A Glimpse into the Fascinating World of Cedar Glades

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Show notes:

Glades are ecosystems where the soils are really shallow and rocky, often with patches of rock showing on the surface. They can be found all over the world, including multiple states within the eastern U.S. These ecosystems are unique areas that support some really interesting and sometimes highly specialized or rare organisms.

Admittedly, they can also be frustrating for homeowners who may have one in their yard and be trying to force it to conform to the standards of a “normal” yard because they think something is wrong with it. However, sometimes all it takes is discovering that there isn’t anything wrong with that area, but instead it is something special and can be celebrated for its own uniqueness.

In this episode of the Backyard Ecology podcast, we are talking with Dr. Kim Cleary Sadler. Kim is a professor of biology education at Middle Tennessee State University and co-director of the Center for Cedar Glade Studies.

Glades are classified by the type of rock that is found there. So, you can have limestone glades, chert glades, sandstone glades, shale glades, etc. Much of Kim and my conversation focuses on limestone glades, or what in some areas are more commonly known as cedar glades. However, we also touch on a few other types of glades and the basic concepts that we talk about can be applied to pretty much any type of glade.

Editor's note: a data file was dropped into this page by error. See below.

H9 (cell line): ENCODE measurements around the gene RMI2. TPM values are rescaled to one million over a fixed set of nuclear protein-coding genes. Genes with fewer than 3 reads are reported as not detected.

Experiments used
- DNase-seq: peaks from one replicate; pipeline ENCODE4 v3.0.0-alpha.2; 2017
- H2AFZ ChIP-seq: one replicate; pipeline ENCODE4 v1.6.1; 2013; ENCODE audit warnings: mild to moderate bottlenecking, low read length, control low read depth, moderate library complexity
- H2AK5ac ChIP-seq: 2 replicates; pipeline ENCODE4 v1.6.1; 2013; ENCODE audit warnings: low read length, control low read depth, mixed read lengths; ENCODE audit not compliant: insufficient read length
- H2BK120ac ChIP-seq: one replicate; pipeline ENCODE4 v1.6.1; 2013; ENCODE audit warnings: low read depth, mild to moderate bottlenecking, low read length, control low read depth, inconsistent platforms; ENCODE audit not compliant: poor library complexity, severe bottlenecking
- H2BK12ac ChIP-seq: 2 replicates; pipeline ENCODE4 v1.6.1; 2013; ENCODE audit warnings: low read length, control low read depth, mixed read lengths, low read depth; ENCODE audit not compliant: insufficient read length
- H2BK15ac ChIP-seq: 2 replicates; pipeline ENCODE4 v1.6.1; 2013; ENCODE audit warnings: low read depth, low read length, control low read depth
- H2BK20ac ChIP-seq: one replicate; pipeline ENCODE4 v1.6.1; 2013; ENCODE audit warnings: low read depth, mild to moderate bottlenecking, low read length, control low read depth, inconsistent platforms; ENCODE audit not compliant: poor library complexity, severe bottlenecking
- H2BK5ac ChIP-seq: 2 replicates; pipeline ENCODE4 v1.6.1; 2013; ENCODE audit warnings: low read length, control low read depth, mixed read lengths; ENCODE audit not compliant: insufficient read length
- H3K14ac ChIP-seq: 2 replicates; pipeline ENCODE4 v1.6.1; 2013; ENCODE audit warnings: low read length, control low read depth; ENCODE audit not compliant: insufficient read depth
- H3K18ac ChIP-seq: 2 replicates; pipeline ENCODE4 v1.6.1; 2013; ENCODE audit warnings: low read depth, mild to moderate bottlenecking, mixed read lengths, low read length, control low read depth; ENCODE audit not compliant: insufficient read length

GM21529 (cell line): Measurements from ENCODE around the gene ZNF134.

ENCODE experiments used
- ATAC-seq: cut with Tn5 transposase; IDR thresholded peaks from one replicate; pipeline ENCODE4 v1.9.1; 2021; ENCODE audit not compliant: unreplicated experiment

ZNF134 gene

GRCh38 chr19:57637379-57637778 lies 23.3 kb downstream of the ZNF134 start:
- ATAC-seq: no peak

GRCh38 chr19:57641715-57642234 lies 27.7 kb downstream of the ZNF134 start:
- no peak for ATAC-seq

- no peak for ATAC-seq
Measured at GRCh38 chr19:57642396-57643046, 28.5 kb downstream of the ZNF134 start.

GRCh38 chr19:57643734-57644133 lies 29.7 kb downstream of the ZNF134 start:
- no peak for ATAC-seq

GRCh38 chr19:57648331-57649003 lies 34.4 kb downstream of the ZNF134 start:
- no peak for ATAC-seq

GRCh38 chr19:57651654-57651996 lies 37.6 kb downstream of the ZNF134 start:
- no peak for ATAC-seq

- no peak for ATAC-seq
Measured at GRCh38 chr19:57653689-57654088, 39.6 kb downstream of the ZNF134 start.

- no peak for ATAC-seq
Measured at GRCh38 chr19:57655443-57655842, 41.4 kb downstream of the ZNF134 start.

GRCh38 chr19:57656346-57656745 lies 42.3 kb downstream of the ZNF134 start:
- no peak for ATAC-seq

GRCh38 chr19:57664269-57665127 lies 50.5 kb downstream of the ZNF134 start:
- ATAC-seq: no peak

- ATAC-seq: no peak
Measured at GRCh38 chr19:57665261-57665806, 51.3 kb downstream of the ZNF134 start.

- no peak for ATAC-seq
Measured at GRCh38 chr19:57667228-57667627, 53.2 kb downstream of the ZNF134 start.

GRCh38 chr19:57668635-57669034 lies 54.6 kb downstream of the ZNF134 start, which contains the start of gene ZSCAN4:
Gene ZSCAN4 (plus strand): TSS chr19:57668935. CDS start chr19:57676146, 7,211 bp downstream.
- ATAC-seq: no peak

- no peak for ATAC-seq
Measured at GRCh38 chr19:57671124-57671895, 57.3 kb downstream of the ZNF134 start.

In this episode, Kim and I discuss some of the characteristics of glades, some of the different types of organisms you can find there, ways homeowners can deal with glades on their properties, and much more. We also share numerous stories related to our experiences with glades.


Episode image:

  • Couchville Cedar Glade in spring
  • Photo credit: Darel Hess, all rights reserved

Backyard Ecology: Exploring Nature in Your Backyard
Nature isn’t just “out there.” It’s all around us, including right outside our doors. Hi, my name is Shannon Trimboli, and I am the host of Backyard Ecology. I live in southcentral Kentucky and am a wildlife biologist, educator, author, beekeeper, and owner of a nursery specializing in plants for pollinators and wildlife conservation. I invite you to join me as we ignite our curiosity and natural wonder, explore our yards and communities, and improve our local pollinator and wildlife habitat. Learn more or subscribe to my email list at www.backyardecology.net.

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